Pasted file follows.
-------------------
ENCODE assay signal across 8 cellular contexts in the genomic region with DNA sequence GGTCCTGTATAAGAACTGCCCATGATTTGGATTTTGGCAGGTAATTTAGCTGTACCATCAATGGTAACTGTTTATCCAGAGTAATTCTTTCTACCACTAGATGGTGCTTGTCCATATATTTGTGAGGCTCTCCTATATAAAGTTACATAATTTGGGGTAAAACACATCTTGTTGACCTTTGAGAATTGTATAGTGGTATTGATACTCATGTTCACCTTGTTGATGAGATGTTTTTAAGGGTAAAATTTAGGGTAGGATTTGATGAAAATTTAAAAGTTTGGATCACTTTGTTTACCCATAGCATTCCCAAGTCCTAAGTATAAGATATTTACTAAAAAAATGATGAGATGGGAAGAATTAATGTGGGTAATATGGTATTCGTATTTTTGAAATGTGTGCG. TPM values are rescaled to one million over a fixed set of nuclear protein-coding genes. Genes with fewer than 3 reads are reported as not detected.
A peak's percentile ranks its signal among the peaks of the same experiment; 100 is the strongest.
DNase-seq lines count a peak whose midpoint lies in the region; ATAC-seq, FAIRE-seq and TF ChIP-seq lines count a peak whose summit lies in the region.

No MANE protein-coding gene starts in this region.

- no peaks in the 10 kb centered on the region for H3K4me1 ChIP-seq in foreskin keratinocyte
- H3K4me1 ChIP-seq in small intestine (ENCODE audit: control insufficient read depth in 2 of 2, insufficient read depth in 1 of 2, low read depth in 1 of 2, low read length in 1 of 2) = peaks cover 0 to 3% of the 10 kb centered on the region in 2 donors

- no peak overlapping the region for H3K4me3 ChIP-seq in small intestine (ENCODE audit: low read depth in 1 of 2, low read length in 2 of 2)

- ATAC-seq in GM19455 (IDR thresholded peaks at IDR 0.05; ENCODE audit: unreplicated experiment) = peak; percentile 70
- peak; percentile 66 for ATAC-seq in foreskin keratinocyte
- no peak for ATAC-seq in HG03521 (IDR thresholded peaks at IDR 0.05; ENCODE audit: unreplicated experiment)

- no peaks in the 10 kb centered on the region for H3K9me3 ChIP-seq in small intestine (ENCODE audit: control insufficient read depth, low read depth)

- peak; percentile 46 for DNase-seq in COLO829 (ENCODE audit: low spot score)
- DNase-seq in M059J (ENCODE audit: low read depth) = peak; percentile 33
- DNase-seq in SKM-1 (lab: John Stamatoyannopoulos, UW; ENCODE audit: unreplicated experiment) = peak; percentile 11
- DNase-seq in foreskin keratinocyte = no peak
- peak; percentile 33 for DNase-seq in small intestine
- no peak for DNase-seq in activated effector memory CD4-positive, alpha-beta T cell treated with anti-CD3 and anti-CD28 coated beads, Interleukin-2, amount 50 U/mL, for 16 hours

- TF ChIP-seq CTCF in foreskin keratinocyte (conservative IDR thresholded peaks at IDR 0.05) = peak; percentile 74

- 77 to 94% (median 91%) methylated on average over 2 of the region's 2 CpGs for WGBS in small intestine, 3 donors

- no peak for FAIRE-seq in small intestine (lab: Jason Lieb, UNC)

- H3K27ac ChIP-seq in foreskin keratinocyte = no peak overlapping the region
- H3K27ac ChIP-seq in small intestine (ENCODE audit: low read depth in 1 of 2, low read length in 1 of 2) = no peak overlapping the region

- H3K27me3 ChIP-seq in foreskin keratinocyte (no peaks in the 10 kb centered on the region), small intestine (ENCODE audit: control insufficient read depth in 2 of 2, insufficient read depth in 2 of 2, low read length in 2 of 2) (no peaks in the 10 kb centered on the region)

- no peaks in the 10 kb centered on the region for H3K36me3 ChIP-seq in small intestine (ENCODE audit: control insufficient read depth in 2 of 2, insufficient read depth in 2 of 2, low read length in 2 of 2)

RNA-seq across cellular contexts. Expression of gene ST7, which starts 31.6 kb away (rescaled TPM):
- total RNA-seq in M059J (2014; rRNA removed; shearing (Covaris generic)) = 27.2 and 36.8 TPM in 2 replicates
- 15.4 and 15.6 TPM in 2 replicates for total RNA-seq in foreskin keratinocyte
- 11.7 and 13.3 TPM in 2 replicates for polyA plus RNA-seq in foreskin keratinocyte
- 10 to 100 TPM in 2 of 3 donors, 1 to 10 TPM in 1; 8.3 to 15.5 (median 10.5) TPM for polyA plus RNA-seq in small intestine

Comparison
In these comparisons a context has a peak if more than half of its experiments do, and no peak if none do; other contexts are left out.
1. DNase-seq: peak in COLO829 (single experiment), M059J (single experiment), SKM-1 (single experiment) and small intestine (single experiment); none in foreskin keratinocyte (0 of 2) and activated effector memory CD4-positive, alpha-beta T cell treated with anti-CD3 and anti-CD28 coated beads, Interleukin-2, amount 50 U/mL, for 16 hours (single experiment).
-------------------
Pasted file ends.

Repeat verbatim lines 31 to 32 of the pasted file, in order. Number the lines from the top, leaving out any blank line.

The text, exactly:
In these comparisons a context has a peak if more than half of its experiments do, and no peak if none do; other contexts are left out.
1. DNase-seq: peak in COLO829 (single experiment), M059J (single experiment), SKM-1 (single experiment) and small intestine (single experiment); none in foreskin keratinocyte (0 of 2) and activated effector memory CD4-positive, alpha-beta T cell treated with anti-CD3 and anti-CD28 coated beads, Interleukin-2, amount 50 U/mL, for 16 hours (single experiment).